It is hard to grasp just how much game is here, especially when you consider it’s free. Unlike other free to play games that push for some sort of gotcha mechanic: leaving the player feeling like they have to pay up to make any progress efficiently, Path of Exile does none of that nonsense. Instead Path of Exile earns its keep via cosmetic items that change the way your character or skills look, and stash tabs for those who want to change the way they organize their loot: which are 100% not needed at all, but are nice to have for players who have put hundreds of hours into the game.

Path of Exile has always capture the mood and elements of the world it inhabits when it comes to sound design. The most stand out element is the voice acting, which puts almost every other game to shame. The characters are unique, the dialog is engaging, and more importantly: it fits within the world Grinding Gear Games has created. Even the comments made out loud by your own character in battle are tightly fitted to that character.

The over all sound and music of the game hits on point consistently: you will never find a score of music or sound effect that seems out of place. The scores in general will always be at bare minimum good, which is integral to having a great gaming experience. One bad track could easily off set the mood of a play area, which The Fall of Oriath manages to avoid spectacularly.

The story of The Fall of Oriath is expansive and really brings out new elements to the world of Path of Exile. The lore, the characters, and the world building are so well written and set up, it feels like you are always discover something new up until the 10 act story conclusion.

The Fall of Oriath sees our anti heroes finally coming home to Oriath from the hellish landscape of Wraeclast, only to encounter chaos and destruction; decades in the making and which our characters unwittingly had a pivotal hand in. Our unlikely saviors will be be sent back to the land Wraeclast in a narrow escape: on a journey to hunt down the old gods, gaining their power and saving the survivors still on Wraeclast.

One way that Grinding Gear Games has fleshed out the feeling of the story is by keeping with its seven main stay characters. This allows them to have interesting dialogue unique to them spoken by other characters and by the character themselves. These interactions really bring out the feeling of each individual and shows their intentions and general ideology.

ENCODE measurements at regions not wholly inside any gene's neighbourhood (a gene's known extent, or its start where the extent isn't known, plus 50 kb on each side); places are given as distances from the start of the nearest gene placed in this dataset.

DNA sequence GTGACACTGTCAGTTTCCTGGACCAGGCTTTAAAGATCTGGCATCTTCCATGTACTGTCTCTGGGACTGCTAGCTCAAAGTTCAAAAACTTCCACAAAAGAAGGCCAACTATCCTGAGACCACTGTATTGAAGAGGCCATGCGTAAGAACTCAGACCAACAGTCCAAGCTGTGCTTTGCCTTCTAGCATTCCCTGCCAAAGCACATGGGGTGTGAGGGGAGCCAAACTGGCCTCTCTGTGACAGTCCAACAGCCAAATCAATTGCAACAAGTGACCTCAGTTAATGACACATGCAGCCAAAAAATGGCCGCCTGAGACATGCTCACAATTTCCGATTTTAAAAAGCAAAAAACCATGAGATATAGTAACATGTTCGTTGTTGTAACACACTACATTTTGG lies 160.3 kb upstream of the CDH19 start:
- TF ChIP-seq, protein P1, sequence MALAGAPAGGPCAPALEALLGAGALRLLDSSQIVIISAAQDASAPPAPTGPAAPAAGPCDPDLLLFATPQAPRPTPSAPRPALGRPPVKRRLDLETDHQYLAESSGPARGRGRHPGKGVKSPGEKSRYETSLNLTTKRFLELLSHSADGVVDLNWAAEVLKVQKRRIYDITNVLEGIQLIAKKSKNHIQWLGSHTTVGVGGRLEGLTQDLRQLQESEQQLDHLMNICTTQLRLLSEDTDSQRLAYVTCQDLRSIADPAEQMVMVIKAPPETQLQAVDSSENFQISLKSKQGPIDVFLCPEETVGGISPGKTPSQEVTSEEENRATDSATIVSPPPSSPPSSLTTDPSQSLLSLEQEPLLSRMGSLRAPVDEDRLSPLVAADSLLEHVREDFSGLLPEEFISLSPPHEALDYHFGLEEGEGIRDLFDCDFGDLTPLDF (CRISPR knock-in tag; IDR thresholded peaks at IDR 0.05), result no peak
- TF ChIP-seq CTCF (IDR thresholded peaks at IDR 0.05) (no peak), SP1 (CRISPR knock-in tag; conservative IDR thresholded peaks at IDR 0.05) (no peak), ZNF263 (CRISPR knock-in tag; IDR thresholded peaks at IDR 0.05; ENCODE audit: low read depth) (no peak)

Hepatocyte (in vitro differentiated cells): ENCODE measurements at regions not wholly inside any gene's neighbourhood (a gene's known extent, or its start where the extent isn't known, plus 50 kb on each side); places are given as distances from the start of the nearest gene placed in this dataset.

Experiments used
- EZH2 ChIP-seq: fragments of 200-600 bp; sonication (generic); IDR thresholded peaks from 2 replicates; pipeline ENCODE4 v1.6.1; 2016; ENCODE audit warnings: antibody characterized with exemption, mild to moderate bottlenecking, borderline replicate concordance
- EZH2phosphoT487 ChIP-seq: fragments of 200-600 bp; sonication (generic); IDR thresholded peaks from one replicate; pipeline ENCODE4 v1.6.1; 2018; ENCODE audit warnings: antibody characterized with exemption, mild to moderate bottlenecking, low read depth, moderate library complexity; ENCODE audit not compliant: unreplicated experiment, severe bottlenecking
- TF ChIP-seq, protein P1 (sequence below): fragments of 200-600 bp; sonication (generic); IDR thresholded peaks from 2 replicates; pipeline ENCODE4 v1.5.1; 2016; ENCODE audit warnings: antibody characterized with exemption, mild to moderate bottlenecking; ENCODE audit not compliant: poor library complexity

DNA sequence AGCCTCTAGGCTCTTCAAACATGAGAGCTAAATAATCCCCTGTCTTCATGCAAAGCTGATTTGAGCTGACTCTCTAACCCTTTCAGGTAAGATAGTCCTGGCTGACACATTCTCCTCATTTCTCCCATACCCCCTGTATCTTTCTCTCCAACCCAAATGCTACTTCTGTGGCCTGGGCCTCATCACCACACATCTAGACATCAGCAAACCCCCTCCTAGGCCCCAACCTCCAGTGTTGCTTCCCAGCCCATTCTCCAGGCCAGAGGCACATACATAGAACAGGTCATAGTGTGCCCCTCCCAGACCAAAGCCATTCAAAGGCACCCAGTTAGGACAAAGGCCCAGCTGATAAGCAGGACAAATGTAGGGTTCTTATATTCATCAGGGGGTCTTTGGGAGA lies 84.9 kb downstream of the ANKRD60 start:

While the story alone in the 10 act arc is satisfying for returning players, new players starting fresh will get to experience a revamped Atlas of Worlds story line that encompasses the endgame of Path of Exile. While interesting in more sporadic and less linear terms, it focuses on exploring maps that linked to The Shaper, a being that is slowly ripping existence apart.

Path of Exile is one of the best Free to Play games ever created if not the best. With its continual updates, engrossing community, great story, interesting characters, superior voice acting, ability to shape your play style in amazing and interesting ways, and that fact you will have the same play experience if you chose to drop money on it or not: it’s simply a home run. Even stacked up against $60 AAA games of the last decade, Path of Exile: The Fall of Oriath crushes 99% of them.

Path of Exile: The Fall of Oriath was reviewed on PC using a Beta Code received from Grinding Gear Games and the finalized public release of the game. You can find additional information about Niche Gamer’s review/ethics policy here.

The Verdict: 10

The Good:

  • Beautiful and dark design.
  • Interesting characters and NPCs.
  • Well thought out world and lore.
  • Great Combat that is totally customizable. 
  • Interesting and well written story.

The Bad:

  • Can be intimidating for new players.